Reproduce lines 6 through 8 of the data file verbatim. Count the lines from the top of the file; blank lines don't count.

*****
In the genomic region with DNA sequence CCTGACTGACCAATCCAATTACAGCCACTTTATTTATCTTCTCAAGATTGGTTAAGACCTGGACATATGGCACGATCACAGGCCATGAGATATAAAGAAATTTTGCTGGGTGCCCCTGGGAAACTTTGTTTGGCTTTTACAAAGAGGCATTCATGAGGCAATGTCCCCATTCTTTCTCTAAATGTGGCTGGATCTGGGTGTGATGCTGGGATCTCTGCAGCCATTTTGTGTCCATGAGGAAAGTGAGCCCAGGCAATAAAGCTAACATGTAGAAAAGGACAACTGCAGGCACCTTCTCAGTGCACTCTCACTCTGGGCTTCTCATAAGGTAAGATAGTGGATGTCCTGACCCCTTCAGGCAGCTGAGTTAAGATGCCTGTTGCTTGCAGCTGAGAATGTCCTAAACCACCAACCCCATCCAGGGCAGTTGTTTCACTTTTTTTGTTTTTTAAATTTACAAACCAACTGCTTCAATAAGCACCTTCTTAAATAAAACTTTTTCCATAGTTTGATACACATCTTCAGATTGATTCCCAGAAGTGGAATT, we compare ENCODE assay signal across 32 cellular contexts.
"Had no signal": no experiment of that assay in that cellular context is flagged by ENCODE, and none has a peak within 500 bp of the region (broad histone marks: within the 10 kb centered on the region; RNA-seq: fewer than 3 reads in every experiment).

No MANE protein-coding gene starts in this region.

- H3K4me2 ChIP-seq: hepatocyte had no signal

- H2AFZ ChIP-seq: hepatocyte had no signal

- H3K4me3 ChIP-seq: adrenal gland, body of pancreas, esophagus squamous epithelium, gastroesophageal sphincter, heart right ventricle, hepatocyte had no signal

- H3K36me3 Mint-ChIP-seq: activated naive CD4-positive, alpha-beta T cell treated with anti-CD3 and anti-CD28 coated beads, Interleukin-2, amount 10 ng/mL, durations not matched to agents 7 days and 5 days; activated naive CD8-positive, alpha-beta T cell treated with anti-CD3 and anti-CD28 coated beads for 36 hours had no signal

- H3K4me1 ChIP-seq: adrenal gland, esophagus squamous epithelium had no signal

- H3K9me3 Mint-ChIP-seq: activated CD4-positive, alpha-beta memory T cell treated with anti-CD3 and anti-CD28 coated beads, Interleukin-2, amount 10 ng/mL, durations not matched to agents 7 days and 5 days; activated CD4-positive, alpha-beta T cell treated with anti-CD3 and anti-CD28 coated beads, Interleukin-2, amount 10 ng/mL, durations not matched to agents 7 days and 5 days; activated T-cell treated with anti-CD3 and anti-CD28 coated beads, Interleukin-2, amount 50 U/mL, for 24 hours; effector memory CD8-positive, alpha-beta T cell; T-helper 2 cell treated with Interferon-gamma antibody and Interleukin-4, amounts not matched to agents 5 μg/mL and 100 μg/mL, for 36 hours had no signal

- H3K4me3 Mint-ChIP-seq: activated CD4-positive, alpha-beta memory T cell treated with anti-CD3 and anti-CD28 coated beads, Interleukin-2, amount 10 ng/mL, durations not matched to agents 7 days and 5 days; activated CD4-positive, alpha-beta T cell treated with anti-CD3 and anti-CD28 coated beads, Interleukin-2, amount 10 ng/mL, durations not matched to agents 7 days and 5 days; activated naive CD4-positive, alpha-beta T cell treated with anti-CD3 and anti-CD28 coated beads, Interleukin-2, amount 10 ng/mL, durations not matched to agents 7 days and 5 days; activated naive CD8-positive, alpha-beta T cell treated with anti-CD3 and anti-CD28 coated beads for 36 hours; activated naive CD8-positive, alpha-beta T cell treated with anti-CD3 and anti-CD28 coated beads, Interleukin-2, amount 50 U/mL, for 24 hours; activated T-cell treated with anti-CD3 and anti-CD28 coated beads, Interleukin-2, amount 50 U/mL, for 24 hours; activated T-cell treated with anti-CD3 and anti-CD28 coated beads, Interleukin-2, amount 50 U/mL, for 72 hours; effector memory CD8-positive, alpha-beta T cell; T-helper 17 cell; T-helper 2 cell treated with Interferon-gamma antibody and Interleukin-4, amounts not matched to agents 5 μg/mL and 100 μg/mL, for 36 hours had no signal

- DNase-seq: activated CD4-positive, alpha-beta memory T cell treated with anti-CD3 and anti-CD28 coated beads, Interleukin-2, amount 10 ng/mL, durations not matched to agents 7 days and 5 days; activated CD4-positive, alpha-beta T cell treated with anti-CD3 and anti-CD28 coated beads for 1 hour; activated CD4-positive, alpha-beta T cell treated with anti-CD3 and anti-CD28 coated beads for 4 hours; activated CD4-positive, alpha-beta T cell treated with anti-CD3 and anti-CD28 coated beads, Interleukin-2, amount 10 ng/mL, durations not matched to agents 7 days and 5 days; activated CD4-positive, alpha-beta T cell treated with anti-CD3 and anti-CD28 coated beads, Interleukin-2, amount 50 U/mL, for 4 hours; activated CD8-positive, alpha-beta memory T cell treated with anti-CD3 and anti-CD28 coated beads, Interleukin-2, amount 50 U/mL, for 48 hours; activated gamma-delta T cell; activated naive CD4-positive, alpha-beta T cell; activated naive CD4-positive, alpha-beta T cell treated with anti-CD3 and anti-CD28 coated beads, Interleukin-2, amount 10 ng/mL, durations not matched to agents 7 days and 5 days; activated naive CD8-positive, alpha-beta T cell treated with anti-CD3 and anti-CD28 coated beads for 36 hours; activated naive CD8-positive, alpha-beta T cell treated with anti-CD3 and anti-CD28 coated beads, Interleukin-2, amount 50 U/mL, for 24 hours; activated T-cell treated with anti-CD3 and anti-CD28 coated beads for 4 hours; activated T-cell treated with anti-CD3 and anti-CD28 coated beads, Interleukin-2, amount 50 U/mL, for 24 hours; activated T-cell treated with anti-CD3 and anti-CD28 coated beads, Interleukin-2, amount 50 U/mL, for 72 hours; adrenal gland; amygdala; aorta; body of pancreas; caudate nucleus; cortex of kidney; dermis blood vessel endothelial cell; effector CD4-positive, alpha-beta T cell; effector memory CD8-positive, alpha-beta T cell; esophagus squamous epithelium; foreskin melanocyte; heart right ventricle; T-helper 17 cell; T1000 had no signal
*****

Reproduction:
- H3K4me3 ChIP-seq: adrenal gland, body of pancreas, esophagus squamous epithelium, gastroesophageal sphincter, heart right ventricle, hepatocyte had no signal

- H3K36me3 Mint-ChIP-seq: activated naive CD4-positive, alpha-beta T cell treated with anti-CD3 and anti-CD28 coated beads, Interleukin-2, amount 10 ng/mL, durations not matched to agents 7 days and 5 days; activated naive CD8-positive, alpha-beta T cell treated with anti-CD3 and anti-CD28 coated beads for 36 hours had no signal

- H3K4me1 ChIP-seq: adrenal gland, esophagus squamous epithelium had no signal